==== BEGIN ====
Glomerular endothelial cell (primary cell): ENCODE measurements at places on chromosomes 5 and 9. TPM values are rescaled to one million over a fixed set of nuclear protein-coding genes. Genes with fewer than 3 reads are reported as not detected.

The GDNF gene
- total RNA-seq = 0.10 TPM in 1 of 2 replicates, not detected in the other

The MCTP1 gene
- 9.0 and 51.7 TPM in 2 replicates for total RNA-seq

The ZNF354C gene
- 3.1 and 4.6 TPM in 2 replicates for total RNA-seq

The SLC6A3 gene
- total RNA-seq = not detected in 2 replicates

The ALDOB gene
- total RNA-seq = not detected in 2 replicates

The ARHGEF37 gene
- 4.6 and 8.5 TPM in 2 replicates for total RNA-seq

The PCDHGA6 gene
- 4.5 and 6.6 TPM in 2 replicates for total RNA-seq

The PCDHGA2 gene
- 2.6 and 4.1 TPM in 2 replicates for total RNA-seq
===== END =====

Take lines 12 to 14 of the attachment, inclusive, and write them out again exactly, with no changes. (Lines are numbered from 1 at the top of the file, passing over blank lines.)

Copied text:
The ARHGEF37 gene
- 4.6 and 8.5 TPM in 2 replicates for total RNA-seq

The PCDHGA6 gene